One of the most insightful analysts of the welfare state is philosopher David Schmidtz. I especially like his take on income differences. (It’s from page 39 of his superb book that is a point-counterpoint discussion on the welfare state with Robert Goodin, entitled Social Welfare and Individual Responsibility, published in 1998.)
The gap between the incomes of the rich and the poor seems to have widened over the past thirty years. What does it mean? Does it mean some people’s incomes have always been high, other people’s will always be low, and the gap has widened in real terms? Or does it mean people who are young and poor now have better opportunities than young people had thirty years ago – people are earning more as they age than their counterparts earned thirty years ago, thus producing a gap between poor twenty-year-olds and rich fifty-year-olds that is larger now than it was thirty years ago?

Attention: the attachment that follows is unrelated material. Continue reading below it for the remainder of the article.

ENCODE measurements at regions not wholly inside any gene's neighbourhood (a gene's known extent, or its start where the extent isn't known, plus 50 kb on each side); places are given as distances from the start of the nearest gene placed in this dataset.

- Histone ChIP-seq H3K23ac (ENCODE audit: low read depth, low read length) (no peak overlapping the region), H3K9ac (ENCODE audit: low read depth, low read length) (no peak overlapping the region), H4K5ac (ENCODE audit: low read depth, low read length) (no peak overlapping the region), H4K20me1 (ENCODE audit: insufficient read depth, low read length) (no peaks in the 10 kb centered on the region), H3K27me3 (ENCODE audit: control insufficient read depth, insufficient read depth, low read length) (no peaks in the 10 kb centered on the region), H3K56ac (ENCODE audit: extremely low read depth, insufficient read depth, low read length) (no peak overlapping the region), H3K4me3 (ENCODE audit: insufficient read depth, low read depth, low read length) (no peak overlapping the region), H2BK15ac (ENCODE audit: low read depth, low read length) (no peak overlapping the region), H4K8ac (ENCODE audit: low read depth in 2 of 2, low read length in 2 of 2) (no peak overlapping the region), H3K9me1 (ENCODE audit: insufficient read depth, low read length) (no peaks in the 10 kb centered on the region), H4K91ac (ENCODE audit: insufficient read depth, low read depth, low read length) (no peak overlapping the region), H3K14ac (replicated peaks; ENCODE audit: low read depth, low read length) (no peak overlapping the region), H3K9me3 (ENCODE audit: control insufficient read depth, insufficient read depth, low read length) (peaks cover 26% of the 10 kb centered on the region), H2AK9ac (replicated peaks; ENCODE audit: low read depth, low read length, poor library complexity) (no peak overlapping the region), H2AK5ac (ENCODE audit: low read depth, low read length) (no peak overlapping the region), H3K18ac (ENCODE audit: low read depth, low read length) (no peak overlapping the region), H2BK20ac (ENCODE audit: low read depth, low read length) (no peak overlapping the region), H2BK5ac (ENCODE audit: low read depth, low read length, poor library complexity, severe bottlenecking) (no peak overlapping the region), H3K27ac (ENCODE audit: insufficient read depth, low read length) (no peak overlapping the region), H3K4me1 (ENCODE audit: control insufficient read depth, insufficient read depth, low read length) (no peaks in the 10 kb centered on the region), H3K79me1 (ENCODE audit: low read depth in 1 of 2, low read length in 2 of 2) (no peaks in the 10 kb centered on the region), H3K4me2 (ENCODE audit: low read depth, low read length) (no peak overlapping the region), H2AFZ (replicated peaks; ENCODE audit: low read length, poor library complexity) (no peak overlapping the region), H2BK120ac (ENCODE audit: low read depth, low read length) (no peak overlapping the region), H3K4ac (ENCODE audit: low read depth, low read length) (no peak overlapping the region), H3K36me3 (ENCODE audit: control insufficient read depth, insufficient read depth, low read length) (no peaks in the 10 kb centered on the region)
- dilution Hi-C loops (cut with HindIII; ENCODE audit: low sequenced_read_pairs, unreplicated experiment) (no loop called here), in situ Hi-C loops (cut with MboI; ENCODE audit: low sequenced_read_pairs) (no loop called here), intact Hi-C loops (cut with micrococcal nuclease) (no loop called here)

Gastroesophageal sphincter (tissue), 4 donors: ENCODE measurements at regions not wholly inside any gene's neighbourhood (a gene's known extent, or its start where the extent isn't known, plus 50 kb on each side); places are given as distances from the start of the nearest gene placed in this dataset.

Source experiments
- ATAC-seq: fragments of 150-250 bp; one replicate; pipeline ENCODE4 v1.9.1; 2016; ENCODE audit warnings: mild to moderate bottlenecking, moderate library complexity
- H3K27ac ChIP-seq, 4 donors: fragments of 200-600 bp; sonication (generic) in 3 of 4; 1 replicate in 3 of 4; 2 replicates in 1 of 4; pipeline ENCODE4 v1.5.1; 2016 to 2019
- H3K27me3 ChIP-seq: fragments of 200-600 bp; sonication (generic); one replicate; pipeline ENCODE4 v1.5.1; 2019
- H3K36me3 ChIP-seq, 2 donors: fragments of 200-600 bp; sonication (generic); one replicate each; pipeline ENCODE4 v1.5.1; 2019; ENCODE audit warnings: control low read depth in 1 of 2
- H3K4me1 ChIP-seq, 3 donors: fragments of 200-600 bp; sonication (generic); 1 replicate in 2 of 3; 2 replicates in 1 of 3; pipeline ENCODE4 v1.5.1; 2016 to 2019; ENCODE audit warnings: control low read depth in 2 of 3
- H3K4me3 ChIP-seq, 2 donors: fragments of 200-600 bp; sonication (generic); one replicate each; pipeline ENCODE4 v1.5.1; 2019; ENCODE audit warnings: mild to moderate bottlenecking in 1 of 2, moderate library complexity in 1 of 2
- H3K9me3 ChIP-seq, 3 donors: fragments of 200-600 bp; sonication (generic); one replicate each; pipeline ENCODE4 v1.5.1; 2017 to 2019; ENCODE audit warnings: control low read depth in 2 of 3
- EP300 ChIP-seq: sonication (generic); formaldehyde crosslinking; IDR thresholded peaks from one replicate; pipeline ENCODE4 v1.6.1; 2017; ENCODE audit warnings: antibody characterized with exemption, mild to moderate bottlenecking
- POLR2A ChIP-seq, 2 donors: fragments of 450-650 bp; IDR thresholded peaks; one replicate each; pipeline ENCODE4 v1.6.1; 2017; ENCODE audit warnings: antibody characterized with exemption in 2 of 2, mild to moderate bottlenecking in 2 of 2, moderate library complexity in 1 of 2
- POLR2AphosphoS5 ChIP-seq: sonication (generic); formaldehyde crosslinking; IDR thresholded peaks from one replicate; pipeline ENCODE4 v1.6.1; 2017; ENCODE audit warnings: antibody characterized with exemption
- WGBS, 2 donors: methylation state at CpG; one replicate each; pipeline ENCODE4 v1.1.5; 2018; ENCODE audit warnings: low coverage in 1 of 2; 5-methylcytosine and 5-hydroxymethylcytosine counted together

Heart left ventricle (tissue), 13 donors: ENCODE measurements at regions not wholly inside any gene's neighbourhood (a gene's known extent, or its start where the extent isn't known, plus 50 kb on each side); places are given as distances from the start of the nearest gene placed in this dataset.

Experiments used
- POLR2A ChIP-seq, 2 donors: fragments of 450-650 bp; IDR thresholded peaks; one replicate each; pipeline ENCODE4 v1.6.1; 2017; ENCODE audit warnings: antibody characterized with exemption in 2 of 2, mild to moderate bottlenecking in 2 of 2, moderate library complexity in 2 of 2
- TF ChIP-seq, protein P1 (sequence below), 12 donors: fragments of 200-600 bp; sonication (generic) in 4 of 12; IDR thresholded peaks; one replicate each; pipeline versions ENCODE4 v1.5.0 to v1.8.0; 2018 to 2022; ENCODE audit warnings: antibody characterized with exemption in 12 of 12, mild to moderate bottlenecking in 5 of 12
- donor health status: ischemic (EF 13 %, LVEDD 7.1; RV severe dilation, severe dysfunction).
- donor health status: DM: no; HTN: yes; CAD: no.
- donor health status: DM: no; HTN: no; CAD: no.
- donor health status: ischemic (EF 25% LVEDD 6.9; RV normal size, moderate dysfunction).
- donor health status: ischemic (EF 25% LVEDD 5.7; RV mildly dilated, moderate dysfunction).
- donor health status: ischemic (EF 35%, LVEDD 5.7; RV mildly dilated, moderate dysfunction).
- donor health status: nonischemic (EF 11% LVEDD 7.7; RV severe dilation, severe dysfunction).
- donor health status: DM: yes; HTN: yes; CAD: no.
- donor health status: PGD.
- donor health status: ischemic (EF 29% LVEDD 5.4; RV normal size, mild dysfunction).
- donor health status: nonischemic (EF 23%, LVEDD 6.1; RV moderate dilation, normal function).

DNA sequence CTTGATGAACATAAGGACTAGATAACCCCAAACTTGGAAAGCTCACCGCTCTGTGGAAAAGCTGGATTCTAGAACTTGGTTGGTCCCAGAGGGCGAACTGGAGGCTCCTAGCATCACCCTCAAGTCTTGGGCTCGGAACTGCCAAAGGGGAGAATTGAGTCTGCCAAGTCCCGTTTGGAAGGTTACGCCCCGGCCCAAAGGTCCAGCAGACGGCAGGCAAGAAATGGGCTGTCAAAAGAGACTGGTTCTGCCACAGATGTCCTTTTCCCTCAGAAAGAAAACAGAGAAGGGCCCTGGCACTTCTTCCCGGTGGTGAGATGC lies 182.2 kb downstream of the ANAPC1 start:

This question is vital, yet it is seldom asked. If the correct answer is the first that Schmidtz mentions, then people concerned about income inequality have a salient fact upon which to hang their concern (as well as to hang their proposals for income redistribution). But if the correct answer is the second that Schmidtz mentions — and this is the one that Schmidtz himself believes to be correct — the matter is entirely different. Same fact, entirely different conclusion — for if the second answer is correct, the bulk of people in the lowest income quintile at any time are made better off by the growing gap. In this case, proposals to close this gap through tax, welfare, and regulatory policies will reduce the welfare of most people whose incomes are currently low.